I have a Neato XV-11 Vacuum that I bought quite a few years ago when it first came out. The initial version had quite a few glitches and bugs, and I had it replaced a few times within the first few years. Neato is a great company in how they support their product, and they offered free shipping and returns of the vacuum. I really liked this kind of top notch support.
The XV-11 is now superseded by the Neato XV-12 and costs around $270 on Amazon (you can also find it on Ebay). Overall, I’ve been pretty happy with the vacuum as it does a great job. I’d probably buy it again, as it seems better than the competition (mainly Roomba).
However, it does have problems. The XV-11 needs its batteries to be replaced every one to two years; this isn’t difficult, but they are expensive. You can easily buy and replace the batteries: XV-11 batteries — about $30 to $50 each, but it adds up to the costs of owning the machine. It also tends to loose its set time every time the battery goes completely dead; this is annoying, and I stopped using the pre-programmed cleaning feature because of this. I hope the XV-12 fixes that problem.
Another bigger problem is a “stuck brush” error that may come up constantly, even with a good cleaning of hair and gunk from the vacuum bottom. The only sure way I found to fix this is to take the machine apart and clean the motor.
It isn’t too hard to take it apart. Flip it upside down and first remove the springs on the wheels; otherwise, they pop off. Then take the front bumper screws off, and all the screws on the bottom. Flip it over (right side up) and take off the two screws by the suction intake hole and it should come up and off. Don’t pull off the LCD wire! You can remove it from the circuit board by pulling up the circuit board insert and removing the wire (but be careful). The motor is held in by a few more screws (three if I recall right), and comes out.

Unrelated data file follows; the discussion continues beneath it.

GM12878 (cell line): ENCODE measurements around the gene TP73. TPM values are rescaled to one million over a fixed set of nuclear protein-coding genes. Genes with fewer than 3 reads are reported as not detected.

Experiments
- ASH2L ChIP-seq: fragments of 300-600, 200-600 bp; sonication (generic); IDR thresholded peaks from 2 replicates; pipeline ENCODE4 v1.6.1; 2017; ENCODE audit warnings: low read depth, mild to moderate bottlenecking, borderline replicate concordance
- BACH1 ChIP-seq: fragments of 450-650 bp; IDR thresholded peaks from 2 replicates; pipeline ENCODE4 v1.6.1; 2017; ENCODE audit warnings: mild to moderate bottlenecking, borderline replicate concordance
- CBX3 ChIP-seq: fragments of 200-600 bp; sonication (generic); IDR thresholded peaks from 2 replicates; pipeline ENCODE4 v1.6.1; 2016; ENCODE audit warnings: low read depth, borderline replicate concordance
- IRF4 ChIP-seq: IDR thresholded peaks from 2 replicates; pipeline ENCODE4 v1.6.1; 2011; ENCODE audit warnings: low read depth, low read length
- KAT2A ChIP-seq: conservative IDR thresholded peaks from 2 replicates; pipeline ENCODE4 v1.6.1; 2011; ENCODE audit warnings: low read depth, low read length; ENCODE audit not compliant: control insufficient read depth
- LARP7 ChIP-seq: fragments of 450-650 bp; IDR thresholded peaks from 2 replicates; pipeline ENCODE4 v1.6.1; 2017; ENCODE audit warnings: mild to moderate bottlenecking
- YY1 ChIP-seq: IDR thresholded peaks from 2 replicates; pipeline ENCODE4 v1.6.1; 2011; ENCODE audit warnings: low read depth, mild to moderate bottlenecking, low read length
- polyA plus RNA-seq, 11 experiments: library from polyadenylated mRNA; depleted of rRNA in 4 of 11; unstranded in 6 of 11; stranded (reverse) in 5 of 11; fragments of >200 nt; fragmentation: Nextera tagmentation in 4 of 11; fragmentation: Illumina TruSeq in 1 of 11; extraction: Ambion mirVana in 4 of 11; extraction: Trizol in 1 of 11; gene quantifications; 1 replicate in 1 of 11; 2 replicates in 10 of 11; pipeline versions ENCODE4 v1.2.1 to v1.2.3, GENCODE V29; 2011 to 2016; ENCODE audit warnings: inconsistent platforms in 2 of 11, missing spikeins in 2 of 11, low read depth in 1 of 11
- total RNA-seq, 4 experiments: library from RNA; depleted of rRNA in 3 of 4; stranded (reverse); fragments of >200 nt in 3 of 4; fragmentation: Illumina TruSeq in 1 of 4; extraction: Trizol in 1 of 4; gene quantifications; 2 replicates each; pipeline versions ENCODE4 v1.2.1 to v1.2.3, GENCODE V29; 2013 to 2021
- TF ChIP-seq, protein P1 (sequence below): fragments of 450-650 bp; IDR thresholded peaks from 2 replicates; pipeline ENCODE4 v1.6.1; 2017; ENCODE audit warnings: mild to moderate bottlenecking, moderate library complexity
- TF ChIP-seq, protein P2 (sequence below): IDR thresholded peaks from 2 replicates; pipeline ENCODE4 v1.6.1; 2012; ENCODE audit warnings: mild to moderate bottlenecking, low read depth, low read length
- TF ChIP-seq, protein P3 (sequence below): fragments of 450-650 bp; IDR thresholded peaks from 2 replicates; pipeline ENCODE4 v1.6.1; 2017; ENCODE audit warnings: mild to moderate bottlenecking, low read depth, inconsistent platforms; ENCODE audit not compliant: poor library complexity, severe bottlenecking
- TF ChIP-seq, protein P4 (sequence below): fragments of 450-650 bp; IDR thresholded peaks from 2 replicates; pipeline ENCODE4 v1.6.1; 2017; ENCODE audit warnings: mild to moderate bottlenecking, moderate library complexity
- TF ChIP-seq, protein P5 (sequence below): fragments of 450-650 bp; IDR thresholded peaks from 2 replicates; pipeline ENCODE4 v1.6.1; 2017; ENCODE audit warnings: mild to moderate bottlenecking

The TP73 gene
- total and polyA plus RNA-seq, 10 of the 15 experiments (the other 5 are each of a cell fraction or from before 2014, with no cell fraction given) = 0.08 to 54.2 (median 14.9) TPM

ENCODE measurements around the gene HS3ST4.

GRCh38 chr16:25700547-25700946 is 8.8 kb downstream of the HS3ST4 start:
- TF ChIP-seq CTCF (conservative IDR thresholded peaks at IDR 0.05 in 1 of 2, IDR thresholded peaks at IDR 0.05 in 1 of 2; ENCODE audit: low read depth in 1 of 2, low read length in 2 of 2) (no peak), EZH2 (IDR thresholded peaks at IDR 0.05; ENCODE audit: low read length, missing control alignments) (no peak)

The motor gets a ton of hair stuck around it and inside the rotor. I just cut it out with a sharp exacto and pull the hair out with tweezers. Then re-assemble and it will work again.
Feel free to email me questions! corbin at corbinstreehouse.
Here are my website statistics:
I just ran across SeeTheStats — a site that imports Google Analytics data and turns it into some cool graphs that anyone can see. I’m hoping to slowly grow visitor growth on my blog by providing some sort of useful content.
Here’s a screen grab of my current stats today:
For cool HDR images, use Photmatix!. Buy it on Amazon: Photomatix Pro 5 on an Apple iMac.
HDR image created with Photomatix Pro 5 on an Apple iMac.
Here is the start of a list of some Cyr Wheel Tutorial videos; many are by other people (ton’s by Mitch!), so I don’t take credit for the videos. As a reminder, here is info on where to buy a cyr wheel.
Beginner Moves and Starts
Wheel to Toe Start – by Sam Tribble
Roll by Start – by Sam Tribble
Intermediate Moves and Tricks
Flower Pickers / Picking Daisies – by Mitch
Corners (like a Boss) - by Mitch
Rock start to waltz - by Corbin Dunn
Half Turn / Switches – by Sam Tribble
Trail Side Flagging – by Sam Tribble
Lead Side Flagging – by Sam Tribble
Advanced Moves and Tricks
Superman Cyr Wheel Tutorial – by Corbin Dunn
Superman Tutorial – by Sam Tribble
Front Handspring – by Mitch
Feel free to email me (corbin at corbinstreehouse dot com) with anything more I should add to this list!
I got a few new fruit trees and shrubs last weekend!
The new peach tree is far back right (hard to see), behind the apple tree (no leaves right now).
A new blueberry bush (TODO: note what variety), and a raspberry (Willamette Raspberry)
It’s interesting for me to go back on my blog and see my old trees when they were young.